Budget 2013 Protects Families, Economy Against Global Uncertainty, Repeated Flooding

Plan Focused On What Matters Most to Families: Struthers

As reported by the Government of Manitoba News Media Services

April 16, 2013

Today’s budget will keep building a better Manitoba for today and the long term by focusing on the things that matter most to families, Finance Minister Stan Struthers announced today.

Budget 2013 and a new Building and Renewal Plan will protect families, businesses and Manitoba’s economy against increasingly frequent flooding and global economic uncertainty, he said.

“Manitoba has changed a lot over the last decade, from better hospitals, to new schools and world class attractions, but today our progress is at risk. Like all provinces, we’re grappling with the risks of an uncertain global economy but, in Manitoba, we face the added threat of a third flood risk in five years,” said Struthers. “This budget is about protecting Manitobans and our economy against these uncertainties, but not at the expense of the services families count on.”

Recent reviews of Manitoba’s flood infrastructure identified more than $1 billion in needed flood mitigation projects. The minister said the new Building and Renewal Plan looks to the future, targeting long-term, predictable funding to Manitoba’s critical infrastructure needs – $1.8 billion in investments in 2013-14 – including flood protection, new schools, better health centres, and municipal roads and provincial highways.

The minister noted that Budget 2013 further builds on the priorities of Manitoba families:

  • Providing better health care by hiring more doctors, nurse practitioners and other health professionals, and expanding the lifesaving STARS helicopter ambulance to 24-hour service, seven days a week.

  • Creating more opportunities by creating new apprenticeship opportunities, introducing a new training and skills development strategy, and increasing funding to colleges and universities.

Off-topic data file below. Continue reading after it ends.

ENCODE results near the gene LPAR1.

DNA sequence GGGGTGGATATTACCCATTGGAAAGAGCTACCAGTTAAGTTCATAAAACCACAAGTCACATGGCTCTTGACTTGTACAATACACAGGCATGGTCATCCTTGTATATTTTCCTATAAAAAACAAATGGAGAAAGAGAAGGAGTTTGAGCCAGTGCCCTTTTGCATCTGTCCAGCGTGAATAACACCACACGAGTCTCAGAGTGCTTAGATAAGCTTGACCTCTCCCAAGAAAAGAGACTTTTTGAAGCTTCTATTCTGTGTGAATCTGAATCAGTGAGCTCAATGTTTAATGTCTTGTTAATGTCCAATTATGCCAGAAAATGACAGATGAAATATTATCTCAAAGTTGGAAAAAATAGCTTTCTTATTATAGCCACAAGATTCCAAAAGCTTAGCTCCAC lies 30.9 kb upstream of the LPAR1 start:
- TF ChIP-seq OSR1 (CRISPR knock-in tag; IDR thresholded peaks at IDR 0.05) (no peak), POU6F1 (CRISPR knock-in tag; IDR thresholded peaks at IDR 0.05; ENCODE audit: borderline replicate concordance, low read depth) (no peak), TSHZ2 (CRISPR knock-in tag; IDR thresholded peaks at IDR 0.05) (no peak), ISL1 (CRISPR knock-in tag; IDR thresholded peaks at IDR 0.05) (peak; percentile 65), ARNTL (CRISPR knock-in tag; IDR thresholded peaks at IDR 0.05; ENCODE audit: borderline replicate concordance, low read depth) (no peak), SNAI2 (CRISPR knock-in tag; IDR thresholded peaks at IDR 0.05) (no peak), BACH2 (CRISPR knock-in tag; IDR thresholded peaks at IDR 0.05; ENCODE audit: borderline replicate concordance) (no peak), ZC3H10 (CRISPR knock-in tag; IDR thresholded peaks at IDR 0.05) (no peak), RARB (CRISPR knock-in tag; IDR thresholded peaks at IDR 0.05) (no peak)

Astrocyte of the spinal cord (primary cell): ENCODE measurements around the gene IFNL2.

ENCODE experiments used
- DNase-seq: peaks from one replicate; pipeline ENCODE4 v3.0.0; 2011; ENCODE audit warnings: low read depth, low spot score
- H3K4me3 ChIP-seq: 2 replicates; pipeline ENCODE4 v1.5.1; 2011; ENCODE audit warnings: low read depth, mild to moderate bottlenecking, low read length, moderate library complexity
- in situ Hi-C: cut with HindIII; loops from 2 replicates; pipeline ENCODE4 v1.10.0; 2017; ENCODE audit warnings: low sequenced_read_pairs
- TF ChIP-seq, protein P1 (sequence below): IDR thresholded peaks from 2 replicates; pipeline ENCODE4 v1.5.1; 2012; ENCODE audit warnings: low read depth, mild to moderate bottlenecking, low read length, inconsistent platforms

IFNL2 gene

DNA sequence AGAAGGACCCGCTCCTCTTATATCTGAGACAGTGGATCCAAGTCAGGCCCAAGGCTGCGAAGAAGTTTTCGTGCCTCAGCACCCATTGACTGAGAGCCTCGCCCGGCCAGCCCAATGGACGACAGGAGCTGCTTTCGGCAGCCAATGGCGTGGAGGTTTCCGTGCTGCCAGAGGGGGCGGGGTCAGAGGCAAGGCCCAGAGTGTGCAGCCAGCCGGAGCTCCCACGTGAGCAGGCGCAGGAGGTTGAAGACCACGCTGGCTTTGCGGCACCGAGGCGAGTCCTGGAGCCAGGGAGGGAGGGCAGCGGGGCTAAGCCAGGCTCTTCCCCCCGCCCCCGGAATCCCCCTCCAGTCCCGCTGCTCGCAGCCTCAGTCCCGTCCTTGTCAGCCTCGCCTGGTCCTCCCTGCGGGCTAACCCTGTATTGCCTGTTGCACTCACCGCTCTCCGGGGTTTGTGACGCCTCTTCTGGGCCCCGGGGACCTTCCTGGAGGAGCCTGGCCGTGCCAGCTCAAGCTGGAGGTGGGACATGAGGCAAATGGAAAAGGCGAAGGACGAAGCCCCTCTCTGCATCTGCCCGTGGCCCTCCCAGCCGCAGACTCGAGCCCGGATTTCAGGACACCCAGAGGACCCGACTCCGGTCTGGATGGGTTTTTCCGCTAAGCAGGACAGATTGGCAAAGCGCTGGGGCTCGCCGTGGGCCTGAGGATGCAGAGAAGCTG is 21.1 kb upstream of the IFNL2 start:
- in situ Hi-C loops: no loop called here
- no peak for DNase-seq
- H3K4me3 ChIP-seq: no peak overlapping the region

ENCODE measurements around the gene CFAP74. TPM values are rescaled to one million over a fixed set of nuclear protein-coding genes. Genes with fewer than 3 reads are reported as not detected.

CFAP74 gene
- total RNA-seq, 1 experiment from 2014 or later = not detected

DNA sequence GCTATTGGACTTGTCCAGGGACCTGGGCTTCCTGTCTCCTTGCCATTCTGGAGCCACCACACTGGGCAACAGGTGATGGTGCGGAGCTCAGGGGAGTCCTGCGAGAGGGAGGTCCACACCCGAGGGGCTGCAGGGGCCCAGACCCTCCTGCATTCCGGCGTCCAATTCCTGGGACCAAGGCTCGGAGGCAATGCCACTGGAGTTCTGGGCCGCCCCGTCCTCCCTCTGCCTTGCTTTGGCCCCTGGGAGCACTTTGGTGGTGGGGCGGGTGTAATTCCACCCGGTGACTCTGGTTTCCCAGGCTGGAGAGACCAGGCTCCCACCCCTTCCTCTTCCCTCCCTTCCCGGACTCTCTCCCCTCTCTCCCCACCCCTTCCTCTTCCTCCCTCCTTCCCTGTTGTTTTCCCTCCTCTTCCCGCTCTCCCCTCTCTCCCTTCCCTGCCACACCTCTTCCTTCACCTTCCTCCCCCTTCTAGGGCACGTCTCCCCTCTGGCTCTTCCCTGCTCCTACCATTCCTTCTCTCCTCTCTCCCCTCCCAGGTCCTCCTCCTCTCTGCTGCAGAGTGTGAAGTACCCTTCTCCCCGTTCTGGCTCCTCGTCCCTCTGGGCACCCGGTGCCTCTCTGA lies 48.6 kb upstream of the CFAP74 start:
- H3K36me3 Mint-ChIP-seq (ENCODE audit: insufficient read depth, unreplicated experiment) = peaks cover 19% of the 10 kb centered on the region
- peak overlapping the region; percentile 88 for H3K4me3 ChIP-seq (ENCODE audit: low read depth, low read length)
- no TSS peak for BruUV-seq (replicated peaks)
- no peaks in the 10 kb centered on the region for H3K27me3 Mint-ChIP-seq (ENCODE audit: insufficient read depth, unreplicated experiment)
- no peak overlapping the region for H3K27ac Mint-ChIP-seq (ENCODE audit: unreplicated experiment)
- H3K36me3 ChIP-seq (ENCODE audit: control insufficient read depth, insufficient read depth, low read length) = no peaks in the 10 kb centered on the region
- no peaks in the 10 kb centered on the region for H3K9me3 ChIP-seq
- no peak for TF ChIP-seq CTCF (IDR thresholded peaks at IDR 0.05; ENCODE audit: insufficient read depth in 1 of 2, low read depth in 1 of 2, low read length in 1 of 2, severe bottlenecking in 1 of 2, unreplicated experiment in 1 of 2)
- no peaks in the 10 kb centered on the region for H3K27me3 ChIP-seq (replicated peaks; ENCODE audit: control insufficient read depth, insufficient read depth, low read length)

• Keeping Manitoba among the most affordable places to live by improving the basic personal, spousal and dependent exemptions, removing the PST from baby essentials and taking steps to eliminate school taxes paid by seniors on their homes.

The minister noted that Budget 2013 will also build on cost-cutting and efficiency measures achieved in the last year by extending a 20 per cent reduction in ministerial salaries, freezing or reducing the budgets of 11 departments and expanding lean management practices.

“This budget takes the long view. We’ve said no to the kind of short-sighted cuts to our schools and hospitals made in the economic downturn of the ‘90s. Instead, we’re taking a balanced approach,” said Struthers. “We’re taking practical steps to cut costs and redirect those savings into the front lines of services and we’re raising revenue in the fairest way possible to secure against an uncertain economy and all too-frequent flooding.”

The minister noted that every dollar generated for Manitoba’s Building and Renewal Plan will be dedicated to building the province’s critical infrastructure with a guarantee in law and reported on annually.

This year, core government spending growth will be limited to 2.1 per cent with a two-year average total spending increase that is second-lowest in Canada, Struthers said, adding expenditure increases per capita, over the last five years also position Manitoba as the second-lowest in Canada.

Budget 2013 projects a $518-million deficit for 2013-14, an improvement of $65 million over the $583 million deficit projected for 2012-13. The minister confirmed the province’s multi-year financial plan is on track to return to balance by 2016-17.